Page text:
Google is training an AI to predict a molecule’s smell

Google is training an AI to predict a molecule’s smell
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With plenty of mics and cameras at disposal, AI has gotten good at ‘seeing’ and ‘listening.’ But one human sense it hasn’t got around much is smell. Now, researchers at Google are trying to develop a neural network that helps an AI identify the smell characteristics of a molecule.

The company said identifying smell is a multi-label classification problem, meaning a substance can have multiple smell characteristics. For instance, Vanillin, a substance often used to create an artificial vanilla flavor, has multiple smell descriptors such as sweet, vanilla, and chocolate, with some characteristics stronger than others.

So, to identify the smell profile of a molecule researchers used a graph neural networks (GNNs), a deep learning model that takes graphs as inputs. The team took the help of perfume experts to create labels of smell that can be used to identify a molecule’s olfactory properties. 

The neural network starts the process by creating a representative vector using various properties such as atom identity and atom charge. Then it broadcasts the vector to a neighboring node, and then collectively passes to update function to get a vector for centered node.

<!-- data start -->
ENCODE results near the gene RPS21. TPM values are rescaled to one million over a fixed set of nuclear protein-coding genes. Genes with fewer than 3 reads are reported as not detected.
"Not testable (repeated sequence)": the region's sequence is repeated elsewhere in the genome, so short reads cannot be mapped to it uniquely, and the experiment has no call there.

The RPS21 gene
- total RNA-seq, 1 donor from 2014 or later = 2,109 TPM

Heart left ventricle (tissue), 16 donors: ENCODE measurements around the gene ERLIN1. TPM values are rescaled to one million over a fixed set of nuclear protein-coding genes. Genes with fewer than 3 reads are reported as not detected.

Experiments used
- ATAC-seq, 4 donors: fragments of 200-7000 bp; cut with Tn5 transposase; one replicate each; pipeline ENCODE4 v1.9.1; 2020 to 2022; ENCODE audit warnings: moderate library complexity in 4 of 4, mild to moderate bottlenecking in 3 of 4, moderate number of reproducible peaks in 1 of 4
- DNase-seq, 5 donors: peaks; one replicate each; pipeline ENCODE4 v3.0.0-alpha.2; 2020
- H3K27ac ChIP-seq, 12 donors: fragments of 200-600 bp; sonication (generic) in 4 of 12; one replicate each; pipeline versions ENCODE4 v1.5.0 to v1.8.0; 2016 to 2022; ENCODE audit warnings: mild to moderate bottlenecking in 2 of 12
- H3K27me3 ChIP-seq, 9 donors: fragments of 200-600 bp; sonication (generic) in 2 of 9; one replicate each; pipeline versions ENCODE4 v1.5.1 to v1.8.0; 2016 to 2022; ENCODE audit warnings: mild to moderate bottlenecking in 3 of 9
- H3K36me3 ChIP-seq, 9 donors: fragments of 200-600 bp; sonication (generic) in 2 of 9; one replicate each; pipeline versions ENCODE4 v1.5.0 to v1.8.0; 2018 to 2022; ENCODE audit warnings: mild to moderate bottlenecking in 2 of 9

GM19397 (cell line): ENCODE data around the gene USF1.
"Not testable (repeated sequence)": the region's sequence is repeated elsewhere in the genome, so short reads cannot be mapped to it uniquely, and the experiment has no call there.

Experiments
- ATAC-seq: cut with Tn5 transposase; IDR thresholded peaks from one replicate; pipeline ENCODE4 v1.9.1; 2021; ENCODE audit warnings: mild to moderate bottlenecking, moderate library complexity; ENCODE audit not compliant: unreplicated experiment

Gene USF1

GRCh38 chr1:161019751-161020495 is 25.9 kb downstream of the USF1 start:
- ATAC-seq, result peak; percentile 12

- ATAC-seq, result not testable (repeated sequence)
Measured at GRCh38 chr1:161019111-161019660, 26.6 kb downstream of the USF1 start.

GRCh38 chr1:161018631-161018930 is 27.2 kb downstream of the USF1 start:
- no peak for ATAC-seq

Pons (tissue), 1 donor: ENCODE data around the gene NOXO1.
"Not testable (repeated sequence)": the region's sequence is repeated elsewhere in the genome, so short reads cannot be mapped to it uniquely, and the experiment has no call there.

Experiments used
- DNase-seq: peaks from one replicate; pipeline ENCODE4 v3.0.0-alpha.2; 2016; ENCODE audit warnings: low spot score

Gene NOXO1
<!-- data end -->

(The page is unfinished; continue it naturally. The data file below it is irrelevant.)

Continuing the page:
Each node is represented as a vector, and each entry in the vector initially encodes some atomic-level information.

This process is repeated for a layer, and then it continues for multiple layers. Finally, the AI sums up or averages a vector for a molecule to identify multiple olfactory identifiers. 

Illustration of a GNN for odor prediction. We transform molecules into graphs with information and these are fed into GNN layers to learn a better representation of the nodes. These nodes are reduced into a single vector and passed into a neural network that is used to predict multiple odor descriptors.

Google researchers said not only this model outperforms older methods, but it can be used to predict new or unclassified smells in RGB-layout like “odor embedding”.

In the future, the team wants to create solutions for digitalized scent creations and even build solutions for those without a sense of smell. Plus, it wants to create more open datasets for research so researchers can leverage them for various scent-related machine learning models.

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